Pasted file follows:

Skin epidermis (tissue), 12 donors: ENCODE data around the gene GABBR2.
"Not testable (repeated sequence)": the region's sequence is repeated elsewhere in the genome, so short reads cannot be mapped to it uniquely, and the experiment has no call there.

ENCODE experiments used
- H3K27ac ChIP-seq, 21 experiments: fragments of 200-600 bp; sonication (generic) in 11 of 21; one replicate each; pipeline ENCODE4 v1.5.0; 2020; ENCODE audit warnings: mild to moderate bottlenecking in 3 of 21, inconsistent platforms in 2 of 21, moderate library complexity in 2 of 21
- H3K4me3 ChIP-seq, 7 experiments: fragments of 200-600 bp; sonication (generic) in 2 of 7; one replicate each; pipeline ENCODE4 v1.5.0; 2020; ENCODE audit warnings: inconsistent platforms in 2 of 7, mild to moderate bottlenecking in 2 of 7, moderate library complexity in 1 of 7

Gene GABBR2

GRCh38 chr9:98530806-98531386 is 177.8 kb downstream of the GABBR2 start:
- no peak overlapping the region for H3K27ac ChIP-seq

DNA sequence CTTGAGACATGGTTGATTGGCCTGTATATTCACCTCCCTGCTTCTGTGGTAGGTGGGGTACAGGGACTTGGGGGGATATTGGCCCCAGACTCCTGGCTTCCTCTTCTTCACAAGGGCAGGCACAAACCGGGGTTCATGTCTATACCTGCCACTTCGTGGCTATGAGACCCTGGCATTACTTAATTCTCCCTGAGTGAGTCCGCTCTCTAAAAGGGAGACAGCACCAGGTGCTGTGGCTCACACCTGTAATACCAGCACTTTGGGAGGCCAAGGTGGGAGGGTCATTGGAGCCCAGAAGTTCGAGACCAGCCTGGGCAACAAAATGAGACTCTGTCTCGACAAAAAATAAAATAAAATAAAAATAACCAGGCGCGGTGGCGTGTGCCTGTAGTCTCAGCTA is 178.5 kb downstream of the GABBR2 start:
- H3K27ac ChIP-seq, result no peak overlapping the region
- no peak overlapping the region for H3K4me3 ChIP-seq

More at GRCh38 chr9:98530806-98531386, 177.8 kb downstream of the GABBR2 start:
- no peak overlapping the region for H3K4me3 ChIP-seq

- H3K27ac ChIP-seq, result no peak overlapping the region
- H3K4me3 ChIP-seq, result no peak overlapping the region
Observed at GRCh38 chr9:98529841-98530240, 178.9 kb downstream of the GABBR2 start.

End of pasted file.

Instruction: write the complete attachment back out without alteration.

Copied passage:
Skin epidermis (tissue), 12 donors: ENCODE data around the gene GABBR2.
"Not testable (repeated sequence)": the region's sequence is repeated elsewhere in the genome, so short reads cannot be mapped to it uniquely, and the experiment has no call there.

ENCODE experiments used
- H3K27ac ChIP-seq, 21 experiments: fragments of 200-600 bp; sonication (generic) in 11 of 21; one replicate each; pipeline ENCODE4 v1.5.0; 2020; ENCODE audit warnings: mild to moderate bottlenecking in 3 of 21, inconsistent platforms in 2 of 21, moderate library complexity in 2 of 21
- H3K4me3 ChIP-seq, 7 experiments: fragments of 200-600 bp; sonication (generic) in 2 of 7; one replicate each; pipeline ENCODE4 v1.5.0; 2020; ENCODE audit warnings: inconsistent platforms in 2 of 7, mild to moderate bottlenecking in 2 of 7, moderate library complexity in 1 of 7

Gene GABBR2

GRCh38 chr9:98530806-98531386 is 177.8 kb downstream of the GABBR2 start:
- no peak overlapping the region for H3K27ac ChIP-seq

DNA sequence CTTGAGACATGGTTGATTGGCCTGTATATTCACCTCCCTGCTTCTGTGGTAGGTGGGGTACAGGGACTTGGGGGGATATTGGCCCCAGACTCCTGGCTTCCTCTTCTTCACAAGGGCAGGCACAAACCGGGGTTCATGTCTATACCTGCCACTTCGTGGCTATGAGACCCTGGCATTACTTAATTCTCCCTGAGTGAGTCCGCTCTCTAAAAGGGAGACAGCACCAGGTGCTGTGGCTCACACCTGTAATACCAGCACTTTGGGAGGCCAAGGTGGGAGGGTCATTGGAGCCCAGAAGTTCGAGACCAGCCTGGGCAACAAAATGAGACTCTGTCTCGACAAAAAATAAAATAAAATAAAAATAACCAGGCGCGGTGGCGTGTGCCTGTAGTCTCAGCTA is 178.5 kb downstream of the GABBR2 start:
- H3K27ac ChIP-seq, result no peak overlapping the region
- no peak overlapping the region for H3K4me3 ChIP-seq

More at GRCh38 chr9:98530806-98531386, 177.8 kb downstream of the GABBR2 start:
- no peak overlapping the region for H3K4me3 ChIP-seq

- H3K27ac ChIP-seq, result no peak overlapping the region
- H3K4me3 ChIP-seq, result no peak overlapping the region
Observed at GRCh38 chr9:98529841-98530240, 178.9 kb downstream of the GABBR2 start.